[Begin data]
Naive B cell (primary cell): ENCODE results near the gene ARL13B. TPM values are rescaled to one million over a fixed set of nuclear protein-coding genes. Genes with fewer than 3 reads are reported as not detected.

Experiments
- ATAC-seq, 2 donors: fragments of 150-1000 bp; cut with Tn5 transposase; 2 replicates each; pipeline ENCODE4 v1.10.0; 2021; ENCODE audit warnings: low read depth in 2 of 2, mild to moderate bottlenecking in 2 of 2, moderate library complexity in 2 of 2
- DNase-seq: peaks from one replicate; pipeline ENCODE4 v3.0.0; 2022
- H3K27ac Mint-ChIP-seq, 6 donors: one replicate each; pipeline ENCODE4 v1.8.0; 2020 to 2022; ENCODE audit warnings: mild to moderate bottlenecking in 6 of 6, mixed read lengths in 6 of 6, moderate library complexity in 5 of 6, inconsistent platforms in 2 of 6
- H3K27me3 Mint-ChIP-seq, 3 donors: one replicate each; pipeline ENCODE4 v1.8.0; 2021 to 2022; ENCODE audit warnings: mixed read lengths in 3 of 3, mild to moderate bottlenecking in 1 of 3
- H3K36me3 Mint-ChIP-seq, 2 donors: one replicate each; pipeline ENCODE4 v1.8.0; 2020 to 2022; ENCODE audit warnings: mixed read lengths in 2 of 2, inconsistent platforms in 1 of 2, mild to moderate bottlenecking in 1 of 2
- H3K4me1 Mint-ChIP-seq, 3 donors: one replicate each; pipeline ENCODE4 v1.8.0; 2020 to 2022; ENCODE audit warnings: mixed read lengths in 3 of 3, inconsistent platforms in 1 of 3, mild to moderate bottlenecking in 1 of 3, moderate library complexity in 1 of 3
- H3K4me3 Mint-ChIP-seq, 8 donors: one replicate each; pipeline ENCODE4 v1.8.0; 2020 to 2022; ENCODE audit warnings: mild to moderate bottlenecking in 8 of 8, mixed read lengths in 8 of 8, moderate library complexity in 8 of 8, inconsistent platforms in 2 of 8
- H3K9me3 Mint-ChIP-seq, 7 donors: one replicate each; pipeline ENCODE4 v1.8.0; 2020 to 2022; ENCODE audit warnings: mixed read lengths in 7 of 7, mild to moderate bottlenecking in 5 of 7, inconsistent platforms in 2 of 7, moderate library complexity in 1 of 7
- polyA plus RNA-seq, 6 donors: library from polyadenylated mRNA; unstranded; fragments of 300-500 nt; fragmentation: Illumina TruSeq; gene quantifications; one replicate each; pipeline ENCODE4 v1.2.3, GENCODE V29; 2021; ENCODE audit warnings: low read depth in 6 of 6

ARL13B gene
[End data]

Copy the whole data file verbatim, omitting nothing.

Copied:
Naive B cell (primary cell): ENCODE results near the gene ARL13B. TPM values are rescaled to one million over a fixed set of nuclear protein-coding genes. Genes with fewer than 3 reads are reported as not detected.

Experiments
- ATAC-seq, 2 donors: fragments of 150-1000 bp; cut with Tn5 transposase; 2 replicates each; pipeline ENCODE4 v1.10.0; 2021; ENCODE audit warnings: low read depth in 2 of 2, mild to moderate bottlenecking in 2 of 2, moderate library complexity in 2 of 2
- DNase-seq: peaks from one replicate; pipeline ENCODE4 v3.0.0; 2022
- H3K27ac Mint-ChIP-seq, 6 donors: one replicate each; pipeline ENCODE4 v1.8.0; 2020 to 2022; ENCODE audit warnings: mild to moderate bottlenecking in 6 of 6, mixed read lengths in 6 of 6, moderate library complexity in 5 of 6, inconsistent platforms in 2 of 6
- H3K27me3 Mint-ChIP-seq, 3 donors: one replicate each; pipeline ENCODE4 v1.8.0; 2021 to 2022; ENCODE audit warnings: mixed read lengths in 3 of 3, mild to moderate bottlenecking in 1 of 3
- H3K36me3 Mint-ChIP-seq, 2 donors: one replicate each; pipeline ENCODE4 v1.8.0; 2020 to 2022; ENCODE audit warnings: mixed read lengths in 2 of 2, inconsistent platforms in 1 of 2, mild to moderate bottlenecking in 1 of 2
- H3K4me1 Mint-ChIP-seq, 3 donors: one replicate each; pipeline ENCODE4 v1.8.0; 2020 to 2022; ENCODE audit warnings: mixed read lengths in 3 of 3, inconsistent platforms in 1 of 3, mild to moderate bottlenecking in 1 of 3, moderate library complexity in 1 of 3
- H3K4me3 Mint-ChIP-seq, 8 donors: one replicate each; pipeline ENCODE4 v1.8.0; 2020 to 2022; ENCODE audit warnings: mild to moderate bottlenecking in 8 of 8, mixed read lengths in 8 of 8, moderate library complexity in 8 of 8, inconsistent platforms in 2 of 8
- H3K9me3 Mint-ChIP-seq, 7 donors: one replicate each; pipeline ENCODE4 v1.8.0; 2020 to 2022; ENCODE audit warnings: mixed read lengths in 7 of 7, mild to moderate bottlenecking in 5 of 7, inconsistent platforms in 2 of 7, moderate library complexity in 1 of 7
- polyA plus RNA-seq, 6 donors: library from polyadenylated mRNA; unstranded; fragments of 300-500 nt; fragmentation: Illumina TruSeq; gene quantifications; one replicate each; pipeline ENCODE4 v1.2.3, GENCODE V29; 2021; ENCODE audit warnings: low read depth in 6 of 6

ARL13B gene